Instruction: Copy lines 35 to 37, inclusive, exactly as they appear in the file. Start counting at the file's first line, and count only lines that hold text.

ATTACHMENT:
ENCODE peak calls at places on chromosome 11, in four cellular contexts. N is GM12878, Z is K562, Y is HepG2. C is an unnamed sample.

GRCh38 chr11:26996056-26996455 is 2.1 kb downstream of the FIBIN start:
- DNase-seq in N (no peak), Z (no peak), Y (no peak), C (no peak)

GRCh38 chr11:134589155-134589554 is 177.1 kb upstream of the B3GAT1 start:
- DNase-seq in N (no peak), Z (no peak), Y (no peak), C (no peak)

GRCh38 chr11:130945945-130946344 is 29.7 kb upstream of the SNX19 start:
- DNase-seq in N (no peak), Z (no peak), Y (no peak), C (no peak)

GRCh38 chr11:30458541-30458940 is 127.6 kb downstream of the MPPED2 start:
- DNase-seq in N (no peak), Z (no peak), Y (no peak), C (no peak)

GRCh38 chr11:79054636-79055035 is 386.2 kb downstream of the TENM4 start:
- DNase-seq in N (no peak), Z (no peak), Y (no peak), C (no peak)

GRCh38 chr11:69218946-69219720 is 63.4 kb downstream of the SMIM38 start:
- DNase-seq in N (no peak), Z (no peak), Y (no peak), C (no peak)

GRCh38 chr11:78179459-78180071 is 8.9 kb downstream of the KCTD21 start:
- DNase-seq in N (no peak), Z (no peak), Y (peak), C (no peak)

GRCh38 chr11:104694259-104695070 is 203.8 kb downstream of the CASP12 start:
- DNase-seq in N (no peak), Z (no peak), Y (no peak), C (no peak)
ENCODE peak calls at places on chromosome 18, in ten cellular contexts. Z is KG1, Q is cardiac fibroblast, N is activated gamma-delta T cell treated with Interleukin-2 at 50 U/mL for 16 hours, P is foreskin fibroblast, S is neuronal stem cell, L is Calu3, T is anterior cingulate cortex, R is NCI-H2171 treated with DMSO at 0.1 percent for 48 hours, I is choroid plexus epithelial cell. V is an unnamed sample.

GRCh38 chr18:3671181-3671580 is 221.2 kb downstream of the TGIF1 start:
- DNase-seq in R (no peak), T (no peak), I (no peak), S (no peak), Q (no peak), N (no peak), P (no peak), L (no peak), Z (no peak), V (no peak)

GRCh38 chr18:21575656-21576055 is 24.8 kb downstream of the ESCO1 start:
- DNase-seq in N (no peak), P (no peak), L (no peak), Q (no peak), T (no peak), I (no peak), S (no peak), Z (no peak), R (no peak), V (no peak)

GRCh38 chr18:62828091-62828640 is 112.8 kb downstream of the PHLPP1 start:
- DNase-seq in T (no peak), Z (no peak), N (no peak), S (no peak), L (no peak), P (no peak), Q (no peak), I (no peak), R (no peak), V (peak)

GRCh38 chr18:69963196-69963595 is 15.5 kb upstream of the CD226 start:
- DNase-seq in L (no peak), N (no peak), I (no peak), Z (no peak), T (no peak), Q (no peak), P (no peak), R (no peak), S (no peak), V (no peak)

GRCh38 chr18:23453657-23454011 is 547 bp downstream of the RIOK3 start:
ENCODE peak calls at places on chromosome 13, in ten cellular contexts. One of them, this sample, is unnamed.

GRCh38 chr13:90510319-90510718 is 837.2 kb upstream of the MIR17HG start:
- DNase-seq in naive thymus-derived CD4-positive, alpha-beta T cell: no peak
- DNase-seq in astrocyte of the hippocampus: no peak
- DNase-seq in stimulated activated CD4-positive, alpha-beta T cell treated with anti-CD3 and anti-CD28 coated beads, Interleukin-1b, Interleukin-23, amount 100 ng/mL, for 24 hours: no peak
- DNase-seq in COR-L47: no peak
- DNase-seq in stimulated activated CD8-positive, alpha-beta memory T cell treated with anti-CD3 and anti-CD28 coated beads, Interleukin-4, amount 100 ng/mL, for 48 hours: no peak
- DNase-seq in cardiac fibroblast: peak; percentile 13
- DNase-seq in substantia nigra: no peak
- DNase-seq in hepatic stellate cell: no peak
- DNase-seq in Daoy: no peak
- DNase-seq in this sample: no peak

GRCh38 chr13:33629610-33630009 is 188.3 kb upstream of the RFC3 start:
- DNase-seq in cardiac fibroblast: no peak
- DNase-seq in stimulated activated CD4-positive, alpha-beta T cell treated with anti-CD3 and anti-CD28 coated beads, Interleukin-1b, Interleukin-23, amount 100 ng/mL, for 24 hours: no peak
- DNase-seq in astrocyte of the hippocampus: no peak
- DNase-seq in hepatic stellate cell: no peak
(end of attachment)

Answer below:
- DNase-seq in cardiac fibroblast: peak; percentile 13
- DNase-seq in substantia nigra: no peak
- DNase-seq in hepatic stellate cell: no peak